Fountain Grass - Red, Purple and Dwarf Grasses
Enhancing your garden fountain
The decorative elements around your garden fountain are just as important as the water feature itself and fountain grass, stones, pebbles and plants can have a huge impact on your garden. Choosing the right grass and plants is essential though.
Ornamental grasses are some of the best to use around your fountain. Not only will they draw attention to your water feature but they’ll help to hide any of the functional elements of your garden fountain such as pipes, leads or pumps. Below is a list of some of the most commonly used ornamental grasses for this type of work.
This decorative grass is originally from Northern Africa and grows in open mounds from about one to three feet high. The grass flowers in July through fall and flowers can be whitish purple, to yellow. Fountain grass grows well in most moist soils and prefers full sun. It’s an aggressive plant and will happily take over other species if you let it. Fountain grass comes in several different varieties but one of the most stunning is Karley Rose a deep blue, green grass topped with massive plumes of deep red flowers.
Rabbit’s Tail Grass
This grass is really simple to grow from seed and provides a great backdrop for your ornamental water feature. It works well in large displays and can grow up to about two feet high. The flowers create fuzzy tips on the grass blades that resemble rabbit’s tails – hence the name. Rabbit’s tail grass likes a sunny location in well drained soil, so if your fountain tends to leak plant it a little way back. ‘Nana’ is a dwarf version of the grass that only grows to about six inches high.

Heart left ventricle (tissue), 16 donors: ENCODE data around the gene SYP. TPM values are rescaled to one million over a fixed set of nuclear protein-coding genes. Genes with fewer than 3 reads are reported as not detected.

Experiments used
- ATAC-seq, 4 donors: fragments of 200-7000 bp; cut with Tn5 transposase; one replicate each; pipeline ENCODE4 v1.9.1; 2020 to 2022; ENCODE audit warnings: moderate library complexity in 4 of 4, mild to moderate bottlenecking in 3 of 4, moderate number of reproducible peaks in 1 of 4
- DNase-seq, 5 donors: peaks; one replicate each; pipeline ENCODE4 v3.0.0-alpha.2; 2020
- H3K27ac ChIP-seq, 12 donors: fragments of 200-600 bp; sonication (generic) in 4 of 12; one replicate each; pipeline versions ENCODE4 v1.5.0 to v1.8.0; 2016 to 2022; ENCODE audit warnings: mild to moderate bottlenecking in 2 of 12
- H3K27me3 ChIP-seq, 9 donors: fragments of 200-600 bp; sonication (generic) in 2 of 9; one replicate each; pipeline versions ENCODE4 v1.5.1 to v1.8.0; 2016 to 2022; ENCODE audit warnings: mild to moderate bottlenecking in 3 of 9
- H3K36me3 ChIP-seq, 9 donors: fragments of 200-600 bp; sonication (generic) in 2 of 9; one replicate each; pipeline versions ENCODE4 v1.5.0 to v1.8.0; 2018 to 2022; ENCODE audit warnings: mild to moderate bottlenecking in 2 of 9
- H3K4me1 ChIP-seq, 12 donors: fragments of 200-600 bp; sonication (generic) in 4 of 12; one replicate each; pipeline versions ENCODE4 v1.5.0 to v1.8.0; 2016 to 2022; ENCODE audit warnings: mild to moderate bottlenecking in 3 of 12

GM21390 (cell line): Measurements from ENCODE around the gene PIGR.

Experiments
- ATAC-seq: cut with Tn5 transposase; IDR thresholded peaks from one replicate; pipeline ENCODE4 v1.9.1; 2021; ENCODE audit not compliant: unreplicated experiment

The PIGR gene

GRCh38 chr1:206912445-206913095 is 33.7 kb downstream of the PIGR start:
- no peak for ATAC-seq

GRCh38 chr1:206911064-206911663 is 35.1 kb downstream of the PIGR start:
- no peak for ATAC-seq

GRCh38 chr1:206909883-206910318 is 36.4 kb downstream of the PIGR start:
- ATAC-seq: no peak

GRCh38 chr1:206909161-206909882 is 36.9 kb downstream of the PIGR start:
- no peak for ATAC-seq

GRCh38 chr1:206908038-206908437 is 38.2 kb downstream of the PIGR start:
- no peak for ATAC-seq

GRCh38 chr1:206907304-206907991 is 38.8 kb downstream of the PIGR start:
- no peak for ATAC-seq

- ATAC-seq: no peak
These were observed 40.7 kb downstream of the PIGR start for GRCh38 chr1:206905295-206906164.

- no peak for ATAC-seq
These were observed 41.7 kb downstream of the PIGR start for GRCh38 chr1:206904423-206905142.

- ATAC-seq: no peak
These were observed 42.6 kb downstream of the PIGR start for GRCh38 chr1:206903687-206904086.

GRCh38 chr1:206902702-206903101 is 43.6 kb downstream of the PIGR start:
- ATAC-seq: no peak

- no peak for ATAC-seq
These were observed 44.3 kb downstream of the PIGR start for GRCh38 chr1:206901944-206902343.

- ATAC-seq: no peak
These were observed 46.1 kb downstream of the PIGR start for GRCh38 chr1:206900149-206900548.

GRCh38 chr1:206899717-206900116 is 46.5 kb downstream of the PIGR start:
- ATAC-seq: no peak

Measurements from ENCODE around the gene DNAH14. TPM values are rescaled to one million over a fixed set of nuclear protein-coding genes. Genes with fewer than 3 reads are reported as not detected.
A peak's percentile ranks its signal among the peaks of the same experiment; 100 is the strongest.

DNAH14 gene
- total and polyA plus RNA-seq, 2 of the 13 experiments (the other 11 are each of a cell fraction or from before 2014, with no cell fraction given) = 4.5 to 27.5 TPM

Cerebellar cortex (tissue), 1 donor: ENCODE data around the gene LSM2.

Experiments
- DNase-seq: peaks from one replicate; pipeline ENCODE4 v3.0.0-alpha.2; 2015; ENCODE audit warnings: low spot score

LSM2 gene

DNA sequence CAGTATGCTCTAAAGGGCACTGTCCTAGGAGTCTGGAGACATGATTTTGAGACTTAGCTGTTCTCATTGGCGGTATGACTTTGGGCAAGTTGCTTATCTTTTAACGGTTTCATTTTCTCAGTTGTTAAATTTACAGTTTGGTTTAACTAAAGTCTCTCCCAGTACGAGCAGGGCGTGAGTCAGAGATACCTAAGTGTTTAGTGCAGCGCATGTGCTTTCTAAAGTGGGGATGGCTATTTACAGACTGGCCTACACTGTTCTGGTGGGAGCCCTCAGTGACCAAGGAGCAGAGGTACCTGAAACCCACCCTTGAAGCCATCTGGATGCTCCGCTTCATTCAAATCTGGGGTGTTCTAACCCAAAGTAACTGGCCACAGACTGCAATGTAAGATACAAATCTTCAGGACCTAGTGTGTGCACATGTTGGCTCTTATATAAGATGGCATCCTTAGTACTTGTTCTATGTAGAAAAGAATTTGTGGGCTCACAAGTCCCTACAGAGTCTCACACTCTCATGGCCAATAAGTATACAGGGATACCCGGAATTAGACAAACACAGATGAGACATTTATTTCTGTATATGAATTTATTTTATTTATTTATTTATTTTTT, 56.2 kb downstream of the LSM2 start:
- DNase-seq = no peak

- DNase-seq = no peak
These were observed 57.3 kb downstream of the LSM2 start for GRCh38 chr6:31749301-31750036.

Fescue Elijah's Blue
Another stunner, Fuscue Eliajh’s Blue is a sturdy ornamental grass with a ten-inch growth. It’s a great bet for ground cover around garden water features and around rocks. The soft blue of the blades makes a wonderful contrast to the flowering grasses listed above. This grass likes well drained soil so watch out for leaks from your fountain if it doesn’t seem to be thriving.
Another excellent backdrop to water features is the high-growing flame grass. At three to four feet high this grass takes on a red hue by mid summer if planted in moist ground, in autumn blades turn orange. The grass flowers in late summer with a silvery white flower and does well in light shade or sunlight.